Islamic State, also known as ISIL or ISIS, has taken over banks, natural resources and agriculture, and is expanding its looting of antiquities and private property and its protection rackets, demanding 5 percent to 20 percent taxes on salaries, plus fees for a range of economic activities, U.S. officials say.
“ISIL extorts money in connection with everything from fuel and vehicles transiting ISIL-held territory to school fees for children, all under the auspices of providing notional services or ‘protection,’” Jennifer Fowler, deputy assistant secretary of the Treasury for terrorist Financing and financial Crimes, said in a speech at the Washington Institute for Near East Policy.
The group siphons money from Iraqi government employees who leave Islamic State territory to get their paychecks. It also has established “back-door banking” in places outside its control, including the Iraqi Kurdish city of Kirkuk.
Matthew Levitt, a former deputy assistant secretary of Treasury, cited cases of funds being deposited -- often by aspiring foreign recruits -- in bank accounts in the U.S., European Union or elsewhere, and then immediately withdrawn from a bank just outside Islamic State territory. Saudi Arabian officials have reported the group soliciting money through online media such as Twitter and Skype and receiving prepaid purchase cards.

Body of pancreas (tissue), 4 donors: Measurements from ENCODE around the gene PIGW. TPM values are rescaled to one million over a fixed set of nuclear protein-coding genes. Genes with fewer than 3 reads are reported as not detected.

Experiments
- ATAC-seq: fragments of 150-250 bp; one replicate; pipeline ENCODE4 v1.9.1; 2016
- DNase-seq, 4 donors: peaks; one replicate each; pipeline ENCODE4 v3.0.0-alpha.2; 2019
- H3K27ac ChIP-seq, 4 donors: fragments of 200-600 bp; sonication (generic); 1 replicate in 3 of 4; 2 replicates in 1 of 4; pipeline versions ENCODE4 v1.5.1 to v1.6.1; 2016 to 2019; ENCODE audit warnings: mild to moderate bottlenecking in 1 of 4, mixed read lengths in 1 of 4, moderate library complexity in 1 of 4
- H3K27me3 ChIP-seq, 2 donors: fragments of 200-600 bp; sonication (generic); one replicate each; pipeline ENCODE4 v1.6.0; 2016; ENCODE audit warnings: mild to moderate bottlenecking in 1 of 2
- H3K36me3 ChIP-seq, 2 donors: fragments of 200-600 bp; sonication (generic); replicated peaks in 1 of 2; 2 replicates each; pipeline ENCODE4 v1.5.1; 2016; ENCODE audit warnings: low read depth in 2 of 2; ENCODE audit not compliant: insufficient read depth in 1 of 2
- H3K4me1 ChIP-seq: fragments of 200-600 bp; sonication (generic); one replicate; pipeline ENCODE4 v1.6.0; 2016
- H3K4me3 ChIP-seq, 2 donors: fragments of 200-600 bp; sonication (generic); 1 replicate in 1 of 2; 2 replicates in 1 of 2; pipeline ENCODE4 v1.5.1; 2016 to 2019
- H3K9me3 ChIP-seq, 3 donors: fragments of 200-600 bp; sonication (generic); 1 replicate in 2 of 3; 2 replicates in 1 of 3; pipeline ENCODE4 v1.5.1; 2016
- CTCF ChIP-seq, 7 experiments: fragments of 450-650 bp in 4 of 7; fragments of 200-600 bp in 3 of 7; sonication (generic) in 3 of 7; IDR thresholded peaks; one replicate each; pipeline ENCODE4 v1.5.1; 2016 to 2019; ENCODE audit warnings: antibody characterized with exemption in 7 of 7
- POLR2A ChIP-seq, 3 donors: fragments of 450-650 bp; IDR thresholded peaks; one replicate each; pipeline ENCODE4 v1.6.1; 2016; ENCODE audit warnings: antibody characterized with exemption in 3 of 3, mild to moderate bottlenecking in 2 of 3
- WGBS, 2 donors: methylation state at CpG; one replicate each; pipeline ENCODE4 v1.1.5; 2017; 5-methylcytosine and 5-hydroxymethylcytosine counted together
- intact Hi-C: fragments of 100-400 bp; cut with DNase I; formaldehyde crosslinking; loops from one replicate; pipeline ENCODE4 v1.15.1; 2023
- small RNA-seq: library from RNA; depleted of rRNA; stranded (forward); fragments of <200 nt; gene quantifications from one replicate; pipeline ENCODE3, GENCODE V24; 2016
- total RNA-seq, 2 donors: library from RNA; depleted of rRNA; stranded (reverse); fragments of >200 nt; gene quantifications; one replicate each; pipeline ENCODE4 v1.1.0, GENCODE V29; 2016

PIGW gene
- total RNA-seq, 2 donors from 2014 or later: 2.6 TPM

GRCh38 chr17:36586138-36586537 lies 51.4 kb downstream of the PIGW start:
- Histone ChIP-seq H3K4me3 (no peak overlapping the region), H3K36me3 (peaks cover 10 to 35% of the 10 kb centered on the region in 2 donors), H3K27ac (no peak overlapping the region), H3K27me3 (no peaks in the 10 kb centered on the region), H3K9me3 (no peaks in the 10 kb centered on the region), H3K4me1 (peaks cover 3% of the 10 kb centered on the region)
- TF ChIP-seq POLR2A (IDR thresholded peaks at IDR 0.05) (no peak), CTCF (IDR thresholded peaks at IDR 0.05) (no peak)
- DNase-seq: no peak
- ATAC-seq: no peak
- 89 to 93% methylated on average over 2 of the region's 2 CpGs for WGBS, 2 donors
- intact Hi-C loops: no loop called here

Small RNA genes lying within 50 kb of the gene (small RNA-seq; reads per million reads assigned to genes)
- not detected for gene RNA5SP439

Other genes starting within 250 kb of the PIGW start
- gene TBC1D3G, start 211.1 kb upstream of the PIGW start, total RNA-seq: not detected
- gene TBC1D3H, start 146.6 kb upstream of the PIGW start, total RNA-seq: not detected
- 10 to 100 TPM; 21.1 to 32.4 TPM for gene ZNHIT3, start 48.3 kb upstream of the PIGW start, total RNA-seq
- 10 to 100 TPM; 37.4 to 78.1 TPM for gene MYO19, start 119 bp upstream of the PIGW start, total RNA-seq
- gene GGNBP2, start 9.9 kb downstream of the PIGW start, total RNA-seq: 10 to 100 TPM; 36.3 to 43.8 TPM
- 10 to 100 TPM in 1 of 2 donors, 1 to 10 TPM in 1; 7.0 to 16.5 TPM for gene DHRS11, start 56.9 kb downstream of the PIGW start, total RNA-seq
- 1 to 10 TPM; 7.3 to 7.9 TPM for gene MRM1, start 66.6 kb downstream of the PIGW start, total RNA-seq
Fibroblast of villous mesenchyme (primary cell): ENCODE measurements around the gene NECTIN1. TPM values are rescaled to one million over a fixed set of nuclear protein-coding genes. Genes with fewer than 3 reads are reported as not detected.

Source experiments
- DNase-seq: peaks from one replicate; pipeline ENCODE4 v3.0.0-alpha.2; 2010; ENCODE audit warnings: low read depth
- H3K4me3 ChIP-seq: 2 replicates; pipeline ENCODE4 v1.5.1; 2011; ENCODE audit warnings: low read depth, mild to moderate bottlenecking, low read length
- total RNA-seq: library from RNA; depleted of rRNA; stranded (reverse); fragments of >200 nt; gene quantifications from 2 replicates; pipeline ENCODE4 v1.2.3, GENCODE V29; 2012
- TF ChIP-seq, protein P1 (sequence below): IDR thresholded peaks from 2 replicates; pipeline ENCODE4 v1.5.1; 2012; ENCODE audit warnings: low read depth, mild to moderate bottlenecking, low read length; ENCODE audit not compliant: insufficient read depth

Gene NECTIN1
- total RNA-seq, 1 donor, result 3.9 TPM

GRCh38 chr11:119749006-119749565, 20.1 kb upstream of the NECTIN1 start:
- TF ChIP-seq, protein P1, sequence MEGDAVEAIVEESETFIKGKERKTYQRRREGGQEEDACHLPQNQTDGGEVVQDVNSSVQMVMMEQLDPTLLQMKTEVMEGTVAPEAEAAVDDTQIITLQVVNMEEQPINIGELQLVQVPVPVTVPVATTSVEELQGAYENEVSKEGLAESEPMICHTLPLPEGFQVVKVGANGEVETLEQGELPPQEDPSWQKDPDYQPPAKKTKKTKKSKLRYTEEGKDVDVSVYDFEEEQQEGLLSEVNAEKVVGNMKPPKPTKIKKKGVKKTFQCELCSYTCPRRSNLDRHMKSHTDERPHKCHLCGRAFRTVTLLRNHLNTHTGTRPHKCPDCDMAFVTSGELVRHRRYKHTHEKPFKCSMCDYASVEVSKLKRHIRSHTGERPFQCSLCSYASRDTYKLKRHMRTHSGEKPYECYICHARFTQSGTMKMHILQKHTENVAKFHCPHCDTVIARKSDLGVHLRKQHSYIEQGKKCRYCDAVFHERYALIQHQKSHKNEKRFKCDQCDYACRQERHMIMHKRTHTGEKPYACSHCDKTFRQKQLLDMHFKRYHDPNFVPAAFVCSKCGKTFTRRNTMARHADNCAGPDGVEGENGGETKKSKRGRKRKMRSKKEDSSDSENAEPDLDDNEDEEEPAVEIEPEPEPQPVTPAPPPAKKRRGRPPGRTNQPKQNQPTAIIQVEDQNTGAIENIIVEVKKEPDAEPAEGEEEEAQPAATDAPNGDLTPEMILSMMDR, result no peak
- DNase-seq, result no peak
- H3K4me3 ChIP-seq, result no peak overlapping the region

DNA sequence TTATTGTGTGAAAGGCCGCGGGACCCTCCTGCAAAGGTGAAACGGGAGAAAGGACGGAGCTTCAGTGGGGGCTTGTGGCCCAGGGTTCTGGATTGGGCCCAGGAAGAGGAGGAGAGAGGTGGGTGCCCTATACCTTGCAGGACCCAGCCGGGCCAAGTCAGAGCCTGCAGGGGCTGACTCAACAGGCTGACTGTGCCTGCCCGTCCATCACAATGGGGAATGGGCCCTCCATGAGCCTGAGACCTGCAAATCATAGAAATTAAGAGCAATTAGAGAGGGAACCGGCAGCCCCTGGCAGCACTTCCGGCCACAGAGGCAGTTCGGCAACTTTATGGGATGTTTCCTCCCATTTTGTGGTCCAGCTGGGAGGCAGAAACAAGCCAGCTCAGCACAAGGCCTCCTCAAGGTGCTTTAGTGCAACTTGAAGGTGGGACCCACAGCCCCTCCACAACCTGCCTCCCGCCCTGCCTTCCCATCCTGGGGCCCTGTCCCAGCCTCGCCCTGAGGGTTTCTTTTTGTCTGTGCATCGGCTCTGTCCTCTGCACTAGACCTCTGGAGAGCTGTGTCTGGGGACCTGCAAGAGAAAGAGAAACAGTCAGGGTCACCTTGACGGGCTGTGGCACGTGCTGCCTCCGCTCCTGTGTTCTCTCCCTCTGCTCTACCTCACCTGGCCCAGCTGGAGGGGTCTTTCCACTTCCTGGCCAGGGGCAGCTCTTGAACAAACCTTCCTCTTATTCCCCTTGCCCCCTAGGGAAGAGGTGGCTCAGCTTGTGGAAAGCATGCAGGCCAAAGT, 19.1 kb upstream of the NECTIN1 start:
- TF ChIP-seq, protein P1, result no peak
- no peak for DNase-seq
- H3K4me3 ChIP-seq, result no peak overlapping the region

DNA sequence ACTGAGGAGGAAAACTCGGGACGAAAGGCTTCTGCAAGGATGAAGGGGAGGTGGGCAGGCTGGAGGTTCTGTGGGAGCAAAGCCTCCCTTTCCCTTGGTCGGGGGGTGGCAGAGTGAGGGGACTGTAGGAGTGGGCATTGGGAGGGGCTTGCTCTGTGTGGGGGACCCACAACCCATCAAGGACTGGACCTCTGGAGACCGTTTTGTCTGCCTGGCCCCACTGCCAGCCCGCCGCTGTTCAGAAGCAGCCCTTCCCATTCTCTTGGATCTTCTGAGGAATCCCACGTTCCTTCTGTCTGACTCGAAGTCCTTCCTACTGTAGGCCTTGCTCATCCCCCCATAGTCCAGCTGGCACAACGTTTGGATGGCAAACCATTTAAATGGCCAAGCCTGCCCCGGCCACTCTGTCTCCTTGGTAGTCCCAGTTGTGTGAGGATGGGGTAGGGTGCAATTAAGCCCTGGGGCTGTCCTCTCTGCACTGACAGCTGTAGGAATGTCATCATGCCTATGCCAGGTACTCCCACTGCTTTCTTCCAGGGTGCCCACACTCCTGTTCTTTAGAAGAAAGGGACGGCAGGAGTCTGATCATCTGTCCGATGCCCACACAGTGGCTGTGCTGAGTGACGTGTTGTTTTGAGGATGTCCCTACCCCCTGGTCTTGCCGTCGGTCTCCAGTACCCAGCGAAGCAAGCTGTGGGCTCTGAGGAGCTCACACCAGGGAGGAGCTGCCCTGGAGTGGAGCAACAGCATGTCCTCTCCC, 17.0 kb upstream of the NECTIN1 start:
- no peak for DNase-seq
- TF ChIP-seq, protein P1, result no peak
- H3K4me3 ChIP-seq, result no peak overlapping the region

“To date, the amount of outside financial support is minimal in comparison to their revenue-producing activities” in areas controlled by Islamic State, said Gerald Roberts, who leads the FBI’s global terrorist financing investigations. Still, “by ‘following the money,’ we are not only able to identify individuals and networks who are financially supporting ISIL, but it also enables us to identify foreign fighters and aspirant travelers before they depart the U.S. and other countries.”
Levitt, director of the Washington Institute’s program on counterterrorism and intelligence, said Islamic State’s “Achilles’ heel” may turn out to be having “more expenses than they can cover. While it’s true they’re the best-financed terror group we’ve seen, they’re still an insurgent group, and they have a lot of expenses.”
Moreover, the money seized from banks in Mosul and elsewhere isn’t being replenished, and its revenue from black-market oil sales is diminishing, according to U.S. officials.
Already, the group’s “revenues are insufficient to fund the several-billion-dollar annual budget that the government of Iraq had previously allocated” to territories that Islamic State now controls, Fowler said.
A U.S. raid in Syria last month that seized laptops and mobile phones belonging to an Islamic State financial officer known as Abu Sayyaf is helping the U.S. get a more detailed picture of where some of the money comes from and how it’s spent, according to State Department and Treasury officials.
“In the recent raid on Abu Sayyaf, we collected substantial information on Daesh financial operations,” Marine General John Allen, the presidential envoy for the coalition against Islamic State, said last week in Doha, Qatar, using an Arabic name for the group. “We’re gaining a much clearer understanding of Daesh’s organization and business enterprise.”
Still, said Zarate, “there’s not a magic button for Treasury to push that will allow us to constrict the budget of Islamic State” short of retaking its territory and resources. “The reality is we have to dislodge this group.”